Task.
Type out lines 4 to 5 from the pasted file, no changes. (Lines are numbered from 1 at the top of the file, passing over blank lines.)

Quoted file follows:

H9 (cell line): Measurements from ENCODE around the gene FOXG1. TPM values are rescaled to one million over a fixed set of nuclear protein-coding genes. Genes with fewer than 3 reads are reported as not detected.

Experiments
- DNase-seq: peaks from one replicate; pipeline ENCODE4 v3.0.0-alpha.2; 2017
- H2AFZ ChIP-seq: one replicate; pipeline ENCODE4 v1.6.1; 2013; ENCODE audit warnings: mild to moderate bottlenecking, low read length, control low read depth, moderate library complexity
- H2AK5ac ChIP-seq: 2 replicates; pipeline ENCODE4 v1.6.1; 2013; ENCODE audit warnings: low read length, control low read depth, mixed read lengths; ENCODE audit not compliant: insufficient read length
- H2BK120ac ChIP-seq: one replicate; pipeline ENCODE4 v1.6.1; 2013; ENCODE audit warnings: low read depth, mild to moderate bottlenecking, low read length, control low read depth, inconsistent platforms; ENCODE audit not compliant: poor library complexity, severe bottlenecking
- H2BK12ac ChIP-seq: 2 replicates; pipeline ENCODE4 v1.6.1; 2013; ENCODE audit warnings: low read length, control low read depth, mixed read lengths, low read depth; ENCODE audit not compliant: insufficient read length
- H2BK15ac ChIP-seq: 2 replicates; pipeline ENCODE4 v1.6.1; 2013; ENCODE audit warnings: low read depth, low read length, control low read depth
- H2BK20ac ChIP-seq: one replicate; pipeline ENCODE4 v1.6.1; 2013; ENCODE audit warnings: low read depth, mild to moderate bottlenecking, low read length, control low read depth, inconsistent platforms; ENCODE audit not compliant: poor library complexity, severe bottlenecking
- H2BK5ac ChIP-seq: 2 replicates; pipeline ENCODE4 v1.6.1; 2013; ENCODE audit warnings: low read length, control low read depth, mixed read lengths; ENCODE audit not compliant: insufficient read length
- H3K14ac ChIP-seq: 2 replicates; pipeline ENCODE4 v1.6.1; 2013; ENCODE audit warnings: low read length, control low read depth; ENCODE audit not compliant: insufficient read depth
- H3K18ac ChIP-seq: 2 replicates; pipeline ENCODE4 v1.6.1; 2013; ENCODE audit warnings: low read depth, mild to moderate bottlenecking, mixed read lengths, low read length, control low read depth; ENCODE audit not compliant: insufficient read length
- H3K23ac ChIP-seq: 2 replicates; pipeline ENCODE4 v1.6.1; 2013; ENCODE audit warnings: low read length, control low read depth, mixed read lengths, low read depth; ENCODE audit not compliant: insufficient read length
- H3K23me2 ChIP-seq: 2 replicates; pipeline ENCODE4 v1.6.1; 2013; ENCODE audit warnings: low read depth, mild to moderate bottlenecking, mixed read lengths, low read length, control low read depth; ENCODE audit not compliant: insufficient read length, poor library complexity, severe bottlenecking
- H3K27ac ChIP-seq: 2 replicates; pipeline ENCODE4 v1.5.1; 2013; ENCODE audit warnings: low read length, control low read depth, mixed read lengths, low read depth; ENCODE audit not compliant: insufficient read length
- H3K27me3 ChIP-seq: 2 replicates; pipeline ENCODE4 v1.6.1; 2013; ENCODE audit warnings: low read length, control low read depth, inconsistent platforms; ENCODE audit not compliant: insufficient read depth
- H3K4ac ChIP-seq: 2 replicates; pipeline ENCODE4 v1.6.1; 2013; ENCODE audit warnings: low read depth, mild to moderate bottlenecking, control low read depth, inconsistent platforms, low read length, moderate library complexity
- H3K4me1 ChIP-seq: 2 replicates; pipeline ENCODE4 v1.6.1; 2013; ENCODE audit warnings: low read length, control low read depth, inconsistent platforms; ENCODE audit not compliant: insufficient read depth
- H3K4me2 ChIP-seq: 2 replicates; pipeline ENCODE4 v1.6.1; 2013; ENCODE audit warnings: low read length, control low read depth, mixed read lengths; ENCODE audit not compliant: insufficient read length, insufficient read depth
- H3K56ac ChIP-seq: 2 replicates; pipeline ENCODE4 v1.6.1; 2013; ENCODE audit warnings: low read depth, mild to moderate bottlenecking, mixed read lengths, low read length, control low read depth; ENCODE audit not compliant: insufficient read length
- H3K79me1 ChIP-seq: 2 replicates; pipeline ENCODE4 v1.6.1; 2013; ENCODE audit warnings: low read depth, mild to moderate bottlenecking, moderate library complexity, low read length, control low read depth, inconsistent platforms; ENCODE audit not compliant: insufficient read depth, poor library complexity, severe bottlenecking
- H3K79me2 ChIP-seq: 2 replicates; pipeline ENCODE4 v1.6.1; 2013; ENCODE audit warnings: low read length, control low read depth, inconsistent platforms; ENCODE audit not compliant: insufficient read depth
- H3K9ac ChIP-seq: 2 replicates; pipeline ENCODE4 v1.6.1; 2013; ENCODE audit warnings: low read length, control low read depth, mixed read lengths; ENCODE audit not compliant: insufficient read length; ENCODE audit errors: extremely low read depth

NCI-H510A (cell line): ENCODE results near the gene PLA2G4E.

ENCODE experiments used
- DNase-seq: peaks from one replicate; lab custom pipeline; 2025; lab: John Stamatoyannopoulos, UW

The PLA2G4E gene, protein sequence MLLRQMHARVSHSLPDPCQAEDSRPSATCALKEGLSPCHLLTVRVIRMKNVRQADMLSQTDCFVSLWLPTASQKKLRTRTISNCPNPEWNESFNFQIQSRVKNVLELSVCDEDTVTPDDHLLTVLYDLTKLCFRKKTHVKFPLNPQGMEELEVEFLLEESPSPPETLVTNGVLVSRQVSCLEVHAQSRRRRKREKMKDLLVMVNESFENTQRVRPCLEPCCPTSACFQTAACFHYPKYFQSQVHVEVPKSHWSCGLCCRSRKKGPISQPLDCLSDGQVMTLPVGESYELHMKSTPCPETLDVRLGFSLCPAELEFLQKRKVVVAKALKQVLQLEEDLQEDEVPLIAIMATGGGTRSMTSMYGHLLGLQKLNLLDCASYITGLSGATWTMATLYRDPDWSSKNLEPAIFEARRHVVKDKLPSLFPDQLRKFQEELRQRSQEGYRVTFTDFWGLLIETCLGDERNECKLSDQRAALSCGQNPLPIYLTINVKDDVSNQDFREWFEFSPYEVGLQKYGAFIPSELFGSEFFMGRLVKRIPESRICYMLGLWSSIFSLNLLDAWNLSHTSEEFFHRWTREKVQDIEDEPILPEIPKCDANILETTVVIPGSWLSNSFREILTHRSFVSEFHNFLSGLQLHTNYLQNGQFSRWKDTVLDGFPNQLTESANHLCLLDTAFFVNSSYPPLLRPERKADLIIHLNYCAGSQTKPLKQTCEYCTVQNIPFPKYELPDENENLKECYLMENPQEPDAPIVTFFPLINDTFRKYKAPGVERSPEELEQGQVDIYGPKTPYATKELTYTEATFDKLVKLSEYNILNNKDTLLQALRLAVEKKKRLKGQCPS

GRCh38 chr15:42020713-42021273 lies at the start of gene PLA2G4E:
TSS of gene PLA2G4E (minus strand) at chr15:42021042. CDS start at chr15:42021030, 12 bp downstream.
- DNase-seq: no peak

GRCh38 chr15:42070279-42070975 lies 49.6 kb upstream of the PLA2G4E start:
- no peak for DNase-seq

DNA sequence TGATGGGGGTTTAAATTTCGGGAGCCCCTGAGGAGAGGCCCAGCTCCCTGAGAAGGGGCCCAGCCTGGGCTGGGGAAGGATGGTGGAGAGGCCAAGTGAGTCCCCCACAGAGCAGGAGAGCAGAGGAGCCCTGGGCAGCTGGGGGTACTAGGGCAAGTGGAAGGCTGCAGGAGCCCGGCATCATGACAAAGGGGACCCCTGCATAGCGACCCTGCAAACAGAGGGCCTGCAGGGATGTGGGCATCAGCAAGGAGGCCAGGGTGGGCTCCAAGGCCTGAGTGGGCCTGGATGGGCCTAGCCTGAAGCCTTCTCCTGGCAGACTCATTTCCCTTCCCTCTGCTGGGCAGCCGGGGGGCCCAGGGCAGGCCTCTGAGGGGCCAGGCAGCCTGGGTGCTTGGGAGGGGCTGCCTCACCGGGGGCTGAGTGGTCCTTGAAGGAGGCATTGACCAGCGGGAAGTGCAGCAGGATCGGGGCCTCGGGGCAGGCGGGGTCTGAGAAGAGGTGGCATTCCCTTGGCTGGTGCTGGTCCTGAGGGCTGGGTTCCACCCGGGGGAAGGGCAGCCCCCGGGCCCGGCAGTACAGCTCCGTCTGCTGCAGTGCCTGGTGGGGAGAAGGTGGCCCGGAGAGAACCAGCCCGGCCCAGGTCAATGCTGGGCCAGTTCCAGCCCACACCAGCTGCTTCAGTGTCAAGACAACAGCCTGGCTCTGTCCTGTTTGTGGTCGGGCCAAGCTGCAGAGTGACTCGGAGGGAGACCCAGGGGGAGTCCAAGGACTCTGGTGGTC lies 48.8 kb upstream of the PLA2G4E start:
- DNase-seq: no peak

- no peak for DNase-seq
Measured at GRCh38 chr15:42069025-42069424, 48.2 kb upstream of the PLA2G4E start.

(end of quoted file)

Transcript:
- H2AFZ ChIP-seq: one replicate; pipeline ENCODE4 v1.6.1; 2013; ENCODE audit warnings: mild to moderate bottlenecking, low read length, control low read depth, moderate library complexity
- H2AK5ac ChIP-seq: 2 replicates; pipeline ENCODE4 v1.6.1; 2013; ENCODE audit warnings: low read length, control low read depth, mixed read lengths; ENCODE audit not compliant: insufficient read length